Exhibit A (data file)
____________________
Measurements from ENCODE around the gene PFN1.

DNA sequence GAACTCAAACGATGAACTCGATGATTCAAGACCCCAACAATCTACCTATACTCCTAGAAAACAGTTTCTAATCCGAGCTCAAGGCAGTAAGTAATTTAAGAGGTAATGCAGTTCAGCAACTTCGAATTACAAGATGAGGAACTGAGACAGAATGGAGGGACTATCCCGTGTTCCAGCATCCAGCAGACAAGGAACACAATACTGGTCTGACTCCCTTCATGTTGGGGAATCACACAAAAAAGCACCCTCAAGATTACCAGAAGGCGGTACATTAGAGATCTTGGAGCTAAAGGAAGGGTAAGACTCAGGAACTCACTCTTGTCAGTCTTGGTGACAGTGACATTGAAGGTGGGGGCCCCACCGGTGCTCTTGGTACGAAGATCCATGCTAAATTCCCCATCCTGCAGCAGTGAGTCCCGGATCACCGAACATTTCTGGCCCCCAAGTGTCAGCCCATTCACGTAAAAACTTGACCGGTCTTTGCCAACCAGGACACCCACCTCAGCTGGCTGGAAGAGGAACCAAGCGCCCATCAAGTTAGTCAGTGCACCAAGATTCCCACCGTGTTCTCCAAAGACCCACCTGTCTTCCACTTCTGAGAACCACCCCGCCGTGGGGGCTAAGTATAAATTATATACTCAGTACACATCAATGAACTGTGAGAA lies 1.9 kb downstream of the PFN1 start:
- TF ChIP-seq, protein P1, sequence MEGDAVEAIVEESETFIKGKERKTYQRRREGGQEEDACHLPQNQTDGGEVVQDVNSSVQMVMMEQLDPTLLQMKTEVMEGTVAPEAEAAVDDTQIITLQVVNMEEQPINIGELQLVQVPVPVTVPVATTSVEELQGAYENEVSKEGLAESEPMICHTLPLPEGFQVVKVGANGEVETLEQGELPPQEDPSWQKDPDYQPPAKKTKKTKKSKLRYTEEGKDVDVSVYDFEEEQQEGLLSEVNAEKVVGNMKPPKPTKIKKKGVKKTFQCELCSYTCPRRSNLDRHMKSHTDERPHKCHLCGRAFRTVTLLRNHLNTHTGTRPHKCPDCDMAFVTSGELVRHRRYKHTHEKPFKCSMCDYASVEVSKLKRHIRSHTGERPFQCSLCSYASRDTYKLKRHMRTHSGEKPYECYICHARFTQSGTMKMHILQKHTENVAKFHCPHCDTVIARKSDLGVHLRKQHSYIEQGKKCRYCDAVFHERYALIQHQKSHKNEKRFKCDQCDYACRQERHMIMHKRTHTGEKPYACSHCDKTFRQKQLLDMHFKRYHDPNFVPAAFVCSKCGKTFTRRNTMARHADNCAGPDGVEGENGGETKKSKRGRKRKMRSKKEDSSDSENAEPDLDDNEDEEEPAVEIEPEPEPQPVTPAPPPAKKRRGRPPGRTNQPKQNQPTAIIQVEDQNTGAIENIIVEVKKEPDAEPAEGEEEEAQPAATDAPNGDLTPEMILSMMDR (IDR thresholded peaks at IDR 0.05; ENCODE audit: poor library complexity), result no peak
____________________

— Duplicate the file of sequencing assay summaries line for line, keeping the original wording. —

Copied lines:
Measurements from ENCODE around the gene PFN1.

DNA sequence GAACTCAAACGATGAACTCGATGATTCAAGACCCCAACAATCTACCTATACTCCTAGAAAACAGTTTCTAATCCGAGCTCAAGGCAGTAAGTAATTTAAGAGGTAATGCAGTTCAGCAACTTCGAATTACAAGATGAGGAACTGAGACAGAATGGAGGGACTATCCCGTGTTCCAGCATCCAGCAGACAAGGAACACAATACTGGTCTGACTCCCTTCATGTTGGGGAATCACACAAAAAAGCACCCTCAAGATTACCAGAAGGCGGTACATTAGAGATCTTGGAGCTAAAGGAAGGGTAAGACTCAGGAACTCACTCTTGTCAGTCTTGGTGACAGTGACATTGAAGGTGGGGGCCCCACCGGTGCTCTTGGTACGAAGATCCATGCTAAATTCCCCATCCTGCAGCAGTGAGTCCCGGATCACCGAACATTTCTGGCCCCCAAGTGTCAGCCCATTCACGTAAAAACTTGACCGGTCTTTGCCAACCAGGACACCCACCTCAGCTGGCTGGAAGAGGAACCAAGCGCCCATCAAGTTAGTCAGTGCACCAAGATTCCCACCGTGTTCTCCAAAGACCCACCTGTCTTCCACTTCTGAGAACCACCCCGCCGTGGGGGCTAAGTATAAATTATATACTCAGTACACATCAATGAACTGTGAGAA lies 1.9 kb downstream of the PFN1 start:
- TF ChIP-seq, protein P1, sequence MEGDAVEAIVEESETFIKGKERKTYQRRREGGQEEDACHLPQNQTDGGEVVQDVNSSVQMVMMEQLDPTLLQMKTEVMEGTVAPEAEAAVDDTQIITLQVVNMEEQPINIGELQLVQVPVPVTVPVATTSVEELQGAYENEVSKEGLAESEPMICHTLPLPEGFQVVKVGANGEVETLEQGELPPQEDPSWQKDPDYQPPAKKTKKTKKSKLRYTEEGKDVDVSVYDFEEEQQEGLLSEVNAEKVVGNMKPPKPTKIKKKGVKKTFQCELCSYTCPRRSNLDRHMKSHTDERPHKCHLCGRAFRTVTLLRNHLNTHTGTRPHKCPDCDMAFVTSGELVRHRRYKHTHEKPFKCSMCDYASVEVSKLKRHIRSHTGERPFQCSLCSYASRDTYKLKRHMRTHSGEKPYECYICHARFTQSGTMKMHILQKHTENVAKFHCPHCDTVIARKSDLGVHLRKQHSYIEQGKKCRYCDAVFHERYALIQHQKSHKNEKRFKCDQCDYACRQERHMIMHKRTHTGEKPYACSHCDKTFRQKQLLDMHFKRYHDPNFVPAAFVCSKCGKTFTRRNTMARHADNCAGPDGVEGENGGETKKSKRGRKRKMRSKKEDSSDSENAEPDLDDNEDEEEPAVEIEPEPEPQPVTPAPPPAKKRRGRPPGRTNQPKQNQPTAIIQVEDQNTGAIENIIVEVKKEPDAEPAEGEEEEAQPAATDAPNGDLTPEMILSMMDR (IDR thresholded peaks at IDR 0.05; ENCODE audit: poor library complexity), result no peak